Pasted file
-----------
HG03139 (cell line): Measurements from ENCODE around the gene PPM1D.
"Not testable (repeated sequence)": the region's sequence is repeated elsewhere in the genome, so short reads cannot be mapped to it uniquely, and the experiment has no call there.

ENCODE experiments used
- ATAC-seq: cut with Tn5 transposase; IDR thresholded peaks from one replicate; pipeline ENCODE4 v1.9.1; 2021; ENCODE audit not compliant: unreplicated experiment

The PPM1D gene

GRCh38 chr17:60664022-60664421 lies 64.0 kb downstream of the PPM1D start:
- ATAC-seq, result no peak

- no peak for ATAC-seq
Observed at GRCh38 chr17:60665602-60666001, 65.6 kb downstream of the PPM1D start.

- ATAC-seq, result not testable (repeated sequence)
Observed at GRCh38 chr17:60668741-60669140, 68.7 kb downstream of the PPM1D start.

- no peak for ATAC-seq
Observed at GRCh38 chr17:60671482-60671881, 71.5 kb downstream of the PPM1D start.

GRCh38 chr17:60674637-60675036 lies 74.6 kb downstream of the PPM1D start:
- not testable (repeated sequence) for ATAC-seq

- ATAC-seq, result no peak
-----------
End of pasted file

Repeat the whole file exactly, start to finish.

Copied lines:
HG03139 (cell line): Measurements from ENCODE around the gene PPM1D.
"Not testable (repeated sequence)": the region's sequence is repeated elsewhere in the genome, so short reads cannot be mapped to it uniquely, and the experiment has no call there.

ENCODE experiments used
- ATAC-seq: cut with Tn5 transposase; IDR thresholded peaks from one replicate; pipeline ENCODE4 v1.9.1; 2021; ENCODE audit not compliant: unreplicated experiment

The PPM1D gene

GRCh38 chr17:60664022-60664421 lies 64.0 kb downstream of the PPM1D start:
- ATAC-seq, result no peak

- no peak for ATAC-seq
Observed at GRCh38 chr17:60665602-60666001, 65.6 kb downstream of the PPM1D start.

- ATAC-seq, result not testable (repeated sequence)
Observed at GRCh38 chr17:60668741-60669140, 68.7 kb downstream of the PPM1D start.

- no peak for ATAC-seq
Observed at GRCh38 chr17:60671482-60671881, 71.5 kb downstream of the PPM1D start.

GRCh38 chr17:60674637-60675036 lies 74.6 kb downstream of the PPM1D start:
- not testable (repeated sequence) for ATAC-seq

- ATAC-seq, result no peak